The Attaché’s Wife | Karan Mahajan | Granta

The Attaché’s Wife

Karan Mahajan

Everywhere J traveled in the country with the government press attaché, people would turn to the attaché and say, ‘But you should explain the background to him, after all he’s not from here.’

One day, exasperated, J said to the attaché, ‘Will you tell me why people keep acting this way with me? Do they sense something about how I walk? My clothes? My accent hasn’t changed at all since I left.’

The attaché smiled. ‘But they know you live abroad.’

J, an internationally syndicated columnist, had been invited by the government to write a report about the country’s progress.

‘But does that mean,’ J said, ‘does that mean I’ve lost my connection to the country, that I’m not capable of understanding it? After all, I’m from here. I grew up here. In fact, that’s why the government invited me back for this work.’

The attaché said, ‘That’s a good point,’ though he clearly didn’t believe that.

J couldn’t let it go. ‘Millions of our people live abroad. Is this how you want them to feel?’

‘But there are certain things, sir, only a local –’ The attaché held his tongue.

‘But that’s what I’m saying. What is this magical thing I don’t understand? OK, fine: I’m not aware of the name of the latest cricketer or whatever sidey politician is in charge of this district. But why is that even important? This obsession with proper nouns – that’s not wisdom. As far as I can tell, the basics of the place – the corruption, the pettiness – have not changed.’

‘It seems like you have decided on the content of your report, sir,’ the attaché mused.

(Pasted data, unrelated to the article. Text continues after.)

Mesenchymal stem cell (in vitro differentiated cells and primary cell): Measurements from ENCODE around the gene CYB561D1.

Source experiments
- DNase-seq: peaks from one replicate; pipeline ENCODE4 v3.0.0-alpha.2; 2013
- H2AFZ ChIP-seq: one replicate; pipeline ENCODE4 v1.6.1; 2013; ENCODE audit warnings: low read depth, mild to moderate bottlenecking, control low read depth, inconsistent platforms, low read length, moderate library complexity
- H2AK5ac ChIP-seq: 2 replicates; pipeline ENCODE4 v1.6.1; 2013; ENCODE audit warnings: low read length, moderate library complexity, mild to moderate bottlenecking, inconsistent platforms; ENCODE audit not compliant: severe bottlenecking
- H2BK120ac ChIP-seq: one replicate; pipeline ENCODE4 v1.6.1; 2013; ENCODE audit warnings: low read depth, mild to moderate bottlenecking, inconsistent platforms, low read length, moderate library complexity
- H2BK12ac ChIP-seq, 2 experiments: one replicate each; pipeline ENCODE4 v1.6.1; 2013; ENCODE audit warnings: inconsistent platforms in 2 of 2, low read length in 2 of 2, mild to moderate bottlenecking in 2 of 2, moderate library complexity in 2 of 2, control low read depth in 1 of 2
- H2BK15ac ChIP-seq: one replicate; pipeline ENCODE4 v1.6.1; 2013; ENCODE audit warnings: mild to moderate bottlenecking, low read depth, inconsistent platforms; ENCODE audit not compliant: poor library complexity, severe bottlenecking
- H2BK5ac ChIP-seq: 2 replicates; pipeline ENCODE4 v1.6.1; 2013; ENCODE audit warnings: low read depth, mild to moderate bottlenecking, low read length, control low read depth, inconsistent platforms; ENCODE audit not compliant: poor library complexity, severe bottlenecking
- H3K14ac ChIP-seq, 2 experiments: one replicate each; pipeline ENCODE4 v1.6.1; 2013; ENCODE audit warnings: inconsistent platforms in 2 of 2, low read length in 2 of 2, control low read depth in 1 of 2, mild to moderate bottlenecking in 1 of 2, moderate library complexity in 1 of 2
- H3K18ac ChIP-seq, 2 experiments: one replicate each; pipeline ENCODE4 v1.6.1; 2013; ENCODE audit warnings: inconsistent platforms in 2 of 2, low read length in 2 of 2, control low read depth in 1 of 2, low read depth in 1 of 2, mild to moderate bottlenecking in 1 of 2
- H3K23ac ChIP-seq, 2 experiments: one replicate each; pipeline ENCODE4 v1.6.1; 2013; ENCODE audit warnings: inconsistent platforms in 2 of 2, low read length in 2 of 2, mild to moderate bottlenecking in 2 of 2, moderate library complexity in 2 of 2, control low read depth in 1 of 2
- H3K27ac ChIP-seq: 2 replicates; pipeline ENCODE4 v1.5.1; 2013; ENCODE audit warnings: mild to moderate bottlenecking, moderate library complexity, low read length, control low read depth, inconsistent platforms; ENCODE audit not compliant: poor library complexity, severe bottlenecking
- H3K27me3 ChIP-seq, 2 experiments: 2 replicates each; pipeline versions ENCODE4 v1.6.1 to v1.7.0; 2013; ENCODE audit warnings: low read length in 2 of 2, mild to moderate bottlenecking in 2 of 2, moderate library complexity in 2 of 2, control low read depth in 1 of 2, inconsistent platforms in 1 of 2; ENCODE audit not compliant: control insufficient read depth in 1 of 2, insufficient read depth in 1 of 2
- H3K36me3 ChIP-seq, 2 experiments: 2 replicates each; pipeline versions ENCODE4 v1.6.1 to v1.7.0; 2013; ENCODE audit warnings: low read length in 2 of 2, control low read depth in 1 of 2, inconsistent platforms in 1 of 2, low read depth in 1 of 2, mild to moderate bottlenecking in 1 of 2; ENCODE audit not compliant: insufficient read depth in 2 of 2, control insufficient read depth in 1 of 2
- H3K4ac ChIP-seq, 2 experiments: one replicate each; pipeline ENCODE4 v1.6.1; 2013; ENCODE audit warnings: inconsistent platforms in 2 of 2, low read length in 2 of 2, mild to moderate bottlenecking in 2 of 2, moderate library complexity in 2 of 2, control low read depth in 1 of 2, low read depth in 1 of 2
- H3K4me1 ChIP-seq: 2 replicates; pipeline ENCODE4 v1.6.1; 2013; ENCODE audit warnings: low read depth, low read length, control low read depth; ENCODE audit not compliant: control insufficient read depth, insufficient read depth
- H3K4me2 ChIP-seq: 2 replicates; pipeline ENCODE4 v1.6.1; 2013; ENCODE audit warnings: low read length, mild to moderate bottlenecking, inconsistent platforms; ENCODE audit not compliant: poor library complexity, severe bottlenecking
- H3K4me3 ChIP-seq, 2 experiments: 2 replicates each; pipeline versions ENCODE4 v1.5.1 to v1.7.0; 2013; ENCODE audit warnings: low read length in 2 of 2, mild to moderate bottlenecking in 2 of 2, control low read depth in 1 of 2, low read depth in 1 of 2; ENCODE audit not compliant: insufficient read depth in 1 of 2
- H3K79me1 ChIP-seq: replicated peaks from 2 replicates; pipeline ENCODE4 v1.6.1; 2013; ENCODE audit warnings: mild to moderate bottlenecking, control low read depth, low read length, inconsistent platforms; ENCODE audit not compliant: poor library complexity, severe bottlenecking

‘This habit of putting people in categories. Inside, outside; upstairs, downstairs. And as far as you’re concerned, I’m outside. How could I – some foreigner with zero connection to this place – possibly understand anything about this great country? Why even invite me to make a report?’

‘No, sir, it’s so you can understand,’ the attaché said.

J was beginning to comprehend the attaché’s humor. ‘You think this, all this that I’m saying, it’s proof of being a foreigner,’ J said, ‘getting bent out of shape like this –’

‘Not in the slightest, sir,’ the attaché said, but J could swear he saw his eyes twinkling.

‘OK, let’s continue on our tour,’ J said.

But as they drove around the city, J got angrier. He remembered now why he’d left in the first place: the people of this poor hot country were smug when they had nothing to be smug about. They were petty and possessive.

I’ll write the damn report, he thought. And it’ll be damn negative.

Karan Mahajan

Karan Mahajan is the author of Family Planning and The Association of Small Bombs. In 2017, he was selected as one of Granta's Best Young American Novelists. He has recently completed his third novel, The Complex.

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